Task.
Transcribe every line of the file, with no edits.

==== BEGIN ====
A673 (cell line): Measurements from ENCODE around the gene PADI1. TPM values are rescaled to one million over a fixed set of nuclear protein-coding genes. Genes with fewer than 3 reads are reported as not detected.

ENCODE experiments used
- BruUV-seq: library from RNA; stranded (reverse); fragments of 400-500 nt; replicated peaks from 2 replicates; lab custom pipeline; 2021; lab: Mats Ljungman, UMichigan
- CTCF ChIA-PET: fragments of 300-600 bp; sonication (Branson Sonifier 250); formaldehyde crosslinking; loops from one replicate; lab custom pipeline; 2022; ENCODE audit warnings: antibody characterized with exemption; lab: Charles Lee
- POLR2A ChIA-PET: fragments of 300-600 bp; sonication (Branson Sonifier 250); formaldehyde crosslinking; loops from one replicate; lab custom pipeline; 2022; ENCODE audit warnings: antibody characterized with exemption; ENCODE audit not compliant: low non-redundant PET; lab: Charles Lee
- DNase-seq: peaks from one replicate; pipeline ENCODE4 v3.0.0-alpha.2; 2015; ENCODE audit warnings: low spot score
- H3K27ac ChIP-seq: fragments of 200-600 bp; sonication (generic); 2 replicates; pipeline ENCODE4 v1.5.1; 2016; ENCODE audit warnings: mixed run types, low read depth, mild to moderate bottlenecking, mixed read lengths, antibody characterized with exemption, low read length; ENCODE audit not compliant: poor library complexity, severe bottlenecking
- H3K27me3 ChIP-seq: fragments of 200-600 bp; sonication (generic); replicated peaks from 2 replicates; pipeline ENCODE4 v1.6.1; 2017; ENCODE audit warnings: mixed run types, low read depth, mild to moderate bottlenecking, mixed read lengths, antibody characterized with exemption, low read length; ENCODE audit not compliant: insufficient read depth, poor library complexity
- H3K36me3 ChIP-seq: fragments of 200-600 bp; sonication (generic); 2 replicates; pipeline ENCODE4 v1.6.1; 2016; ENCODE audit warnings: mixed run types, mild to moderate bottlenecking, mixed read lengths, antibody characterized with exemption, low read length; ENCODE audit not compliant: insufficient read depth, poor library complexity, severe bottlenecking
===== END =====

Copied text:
A673 (cell line): Measurements from ENCODE around the gene PADI1. TPM values are rescaled to one million over a fixed set of nuclear protein-coding genes. Genes with fewer than 3 reads are reported as not detected.

ENCODE experiments used
- BruUV-seq: library from RNA; stranded (reverse); fragments of 400-500 nt; replicated peaks from 2 replicates; lab custom pipeline; 2021; lab: Mats Ljungman, UMichigan
- CTCF ChIA-PET: fragments of 300-600 bp; sonication (Branson Sonifier 250); formaldehyde crosslinking; loops from one replicate; lab custom pipeline; 2022; ENCODE audit warnings: antibody characterized with exemption; lab: Charles Lee
- POLR2A ChIA-PET: fragments of 300-600 bp; sonication (Branson Sonifier 250); formaldehyde crosslinking; loops from one replicate; lab custom pipeline; 2022; ENCODE audit warnings: antibody characterized with exemption; ENCODE audit not compliant: low non-redundant PET; lab: Charles Lee
- DNase-seq: peaks from one replicate; pipeline ENCODE4 v3.0.0-alpha.2; 2015; ENCODE audit warnings: low spot score
- H3K27ac ChIP-seq: fragments of 200-600 bp; sonication (generic); 2 replicates; pipeline ENCODE4 v1.5.1; 2016; ENCODE audit warnings: mixed run types, low read depth, mild to moderate bottlenecking, mixed read lengths, antibody characterized with exemption, low read length; ENCODE audit not compliant: poor library complexity, severe bottlenecking
- H3K27me3 ChIP-seq: fragments of 200-600 bp; sonication (generic); replicated peaks from 2 replicates; pipeline ENCODE4 v1.6.1; 2017; ENCODE audit warnings: mixed run types, low read depth, mild to moderate bottlenecking, mixed read lengths, antibody characterized with exemption, low read length; ENCODE audit not compliant: insufficient read depth, poor library complexity
- H3K36me3 ChIP-seq: fragments of 200-600 bp; sonication (generic); 2 replicates; pipeline ENCODE4 v1.6.1; 2016; ENCODE audit warnings: mixed run types, mild to moderate bottlenecking, mixed read lengths, antibody characterized with exemption, low read length; ENCODE audit not compliant: insufficient read depth, poor library complexity, severe bottlenecking